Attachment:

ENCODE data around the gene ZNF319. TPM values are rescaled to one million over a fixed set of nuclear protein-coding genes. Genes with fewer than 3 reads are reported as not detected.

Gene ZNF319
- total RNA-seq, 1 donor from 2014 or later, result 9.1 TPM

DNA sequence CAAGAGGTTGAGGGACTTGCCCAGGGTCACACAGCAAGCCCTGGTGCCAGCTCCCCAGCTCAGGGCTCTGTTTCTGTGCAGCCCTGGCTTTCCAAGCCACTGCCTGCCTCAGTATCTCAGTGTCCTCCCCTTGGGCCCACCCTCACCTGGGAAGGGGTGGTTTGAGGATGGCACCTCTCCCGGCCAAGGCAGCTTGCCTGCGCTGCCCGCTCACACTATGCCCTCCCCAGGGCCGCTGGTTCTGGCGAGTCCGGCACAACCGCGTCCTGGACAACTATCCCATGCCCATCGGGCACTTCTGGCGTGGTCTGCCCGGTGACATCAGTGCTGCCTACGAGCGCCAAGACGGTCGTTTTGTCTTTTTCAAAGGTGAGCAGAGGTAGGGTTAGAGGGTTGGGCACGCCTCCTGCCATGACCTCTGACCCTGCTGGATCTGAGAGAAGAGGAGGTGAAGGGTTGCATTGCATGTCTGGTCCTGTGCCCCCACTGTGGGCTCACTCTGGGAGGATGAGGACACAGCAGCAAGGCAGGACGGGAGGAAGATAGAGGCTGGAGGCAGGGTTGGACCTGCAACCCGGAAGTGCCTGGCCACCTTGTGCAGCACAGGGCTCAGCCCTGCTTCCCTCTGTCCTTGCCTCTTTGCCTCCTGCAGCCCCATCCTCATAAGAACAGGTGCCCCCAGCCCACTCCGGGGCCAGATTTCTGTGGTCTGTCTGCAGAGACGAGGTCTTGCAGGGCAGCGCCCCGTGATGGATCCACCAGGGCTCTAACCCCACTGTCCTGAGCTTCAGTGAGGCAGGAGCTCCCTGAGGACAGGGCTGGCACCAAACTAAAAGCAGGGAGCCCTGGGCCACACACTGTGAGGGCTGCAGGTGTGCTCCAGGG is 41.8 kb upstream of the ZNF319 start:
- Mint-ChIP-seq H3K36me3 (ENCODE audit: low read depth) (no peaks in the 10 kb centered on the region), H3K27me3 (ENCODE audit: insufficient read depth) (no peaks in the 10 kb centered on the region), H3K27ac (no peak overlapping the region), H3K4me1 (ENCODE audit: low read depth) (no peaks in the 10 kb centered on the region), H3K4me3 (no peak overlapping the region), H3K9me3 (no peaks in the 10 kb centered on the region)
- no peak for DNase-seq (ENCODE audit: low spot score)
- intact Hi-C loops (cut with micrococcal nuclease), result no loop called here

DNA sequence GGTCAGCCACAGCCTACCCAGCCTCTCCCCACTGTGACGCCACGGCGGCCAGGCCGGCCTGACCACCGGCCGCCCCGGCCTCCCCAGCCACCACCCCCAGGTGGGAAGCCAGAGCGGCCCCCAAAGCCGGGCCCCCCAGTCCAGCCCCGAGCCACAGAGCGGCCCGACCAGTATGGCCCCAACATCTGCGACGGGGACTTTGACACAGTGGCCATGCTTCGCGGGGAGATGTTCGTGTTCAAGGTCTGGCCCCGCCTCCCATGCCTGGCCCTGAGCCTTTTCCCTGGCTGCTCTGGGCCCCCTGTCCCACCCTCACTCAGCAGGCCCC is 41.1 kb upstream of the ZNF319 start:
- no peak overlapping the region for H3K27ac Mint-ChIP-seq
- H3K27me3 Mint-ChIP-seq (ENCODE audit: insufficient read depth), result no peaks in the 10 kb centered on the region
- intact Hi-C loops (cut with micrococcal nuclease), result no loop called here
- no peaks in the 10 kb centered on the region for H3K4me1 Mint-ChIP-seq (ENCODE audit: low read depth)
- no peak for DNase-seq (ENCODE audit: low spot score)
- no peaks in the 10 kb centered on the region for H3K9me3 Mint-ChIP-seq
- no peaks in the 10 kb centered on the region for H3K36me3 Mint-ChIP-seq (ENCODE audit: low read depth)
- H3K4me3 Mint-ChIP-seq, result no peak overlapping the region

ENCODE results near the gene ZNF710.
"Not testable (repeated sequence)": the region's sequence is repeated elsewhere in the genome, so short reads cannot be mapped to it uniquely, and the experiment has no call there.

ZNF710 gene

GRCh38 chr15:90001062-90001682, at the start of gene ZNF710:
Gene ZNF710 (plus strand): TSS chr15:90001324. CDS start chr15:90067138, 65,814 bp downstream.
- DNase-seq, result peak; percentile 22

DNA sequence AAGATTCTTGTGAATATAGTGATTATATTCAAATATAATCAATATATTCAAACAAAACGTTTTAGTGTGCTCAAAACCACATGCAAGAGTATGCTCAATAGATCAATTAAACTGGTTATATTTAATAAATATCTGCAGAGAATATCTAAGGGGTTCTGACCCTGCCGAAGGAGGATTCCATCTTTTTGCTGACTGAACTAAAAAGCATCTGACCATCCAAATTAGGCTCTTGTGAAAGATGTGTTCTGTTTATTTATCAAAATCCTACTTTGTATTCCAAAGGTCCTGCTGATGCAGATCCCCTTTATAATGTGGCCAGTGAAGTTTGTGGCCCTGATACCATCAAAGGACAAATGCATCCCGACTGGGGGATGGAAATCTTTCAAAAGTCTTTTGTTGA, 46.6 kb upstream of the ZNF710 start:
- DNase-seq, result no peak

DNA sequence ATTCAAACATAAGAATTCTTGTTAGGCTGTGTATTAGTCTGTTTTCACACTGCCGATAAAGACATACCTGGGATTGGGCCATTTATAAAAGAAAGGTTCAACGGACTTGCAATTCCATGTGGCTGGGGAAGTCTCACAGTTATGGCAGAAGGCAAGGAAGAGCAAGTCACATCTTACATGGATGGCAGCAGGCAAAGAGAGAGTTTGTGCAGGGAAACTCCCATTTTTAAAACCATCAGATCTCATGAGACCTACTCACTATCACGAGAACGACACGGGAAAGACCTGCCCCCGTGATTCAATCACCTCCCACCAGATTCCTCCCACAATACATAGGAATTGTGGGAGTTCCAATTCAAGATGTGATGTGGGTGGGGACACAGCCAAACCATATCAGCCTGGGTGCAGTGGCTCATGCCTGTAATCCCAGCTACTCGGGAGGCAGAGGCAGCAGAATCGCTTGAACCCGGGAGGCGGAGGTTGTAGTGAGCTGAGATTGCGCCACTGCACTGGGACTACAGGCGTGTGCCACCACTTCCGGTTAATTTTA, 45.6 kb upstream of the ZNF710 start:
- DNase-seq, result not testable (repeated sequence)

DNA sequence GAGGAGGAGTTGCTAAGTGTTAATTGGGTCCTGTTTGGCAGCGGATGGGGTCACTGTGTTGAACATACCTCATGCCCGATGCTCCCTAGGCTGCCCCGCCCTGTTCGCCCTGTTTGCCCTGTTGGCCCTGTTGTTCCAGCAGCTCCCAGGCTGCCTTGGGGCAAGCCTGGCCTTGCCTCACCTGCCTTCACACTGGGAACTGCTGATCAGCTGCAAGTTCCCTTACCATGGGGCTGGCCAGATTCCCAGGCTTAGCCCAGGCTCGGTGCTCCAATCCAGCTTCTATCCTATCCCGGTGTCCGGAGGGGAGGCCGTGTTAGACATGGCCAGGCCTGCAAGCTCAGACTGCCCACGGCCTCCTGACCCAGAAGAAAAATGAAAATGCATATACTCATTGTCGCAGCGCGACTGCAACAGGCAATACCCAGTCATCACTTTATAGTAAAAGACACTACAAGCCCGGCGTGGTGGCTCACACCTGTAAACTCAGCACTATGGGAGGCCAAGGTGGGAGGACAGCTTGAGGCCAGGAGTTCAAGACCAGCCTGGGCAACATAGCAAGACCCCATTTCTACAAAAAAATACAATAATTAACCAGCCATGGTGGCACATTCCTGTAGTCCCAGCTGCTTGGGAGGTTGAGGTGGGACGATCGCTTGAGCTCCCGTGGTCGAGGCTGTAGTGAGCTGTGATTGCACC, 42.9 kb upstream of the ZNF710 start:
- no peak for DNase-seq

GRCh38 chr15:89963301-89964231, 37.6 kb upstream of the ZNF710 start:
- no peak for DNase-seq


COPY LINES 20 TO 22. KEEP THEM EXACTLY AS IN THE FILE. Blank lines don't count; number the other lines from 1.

GRCh38 chr15:90001062-90001682, at the start of gene ZNF710:
Gene ZNF710 (plus strand): TSS chr15:90001324. CDS start chr15:90067138, 65,814 bp downstream.
- DNase-seq, result peak; percentile 22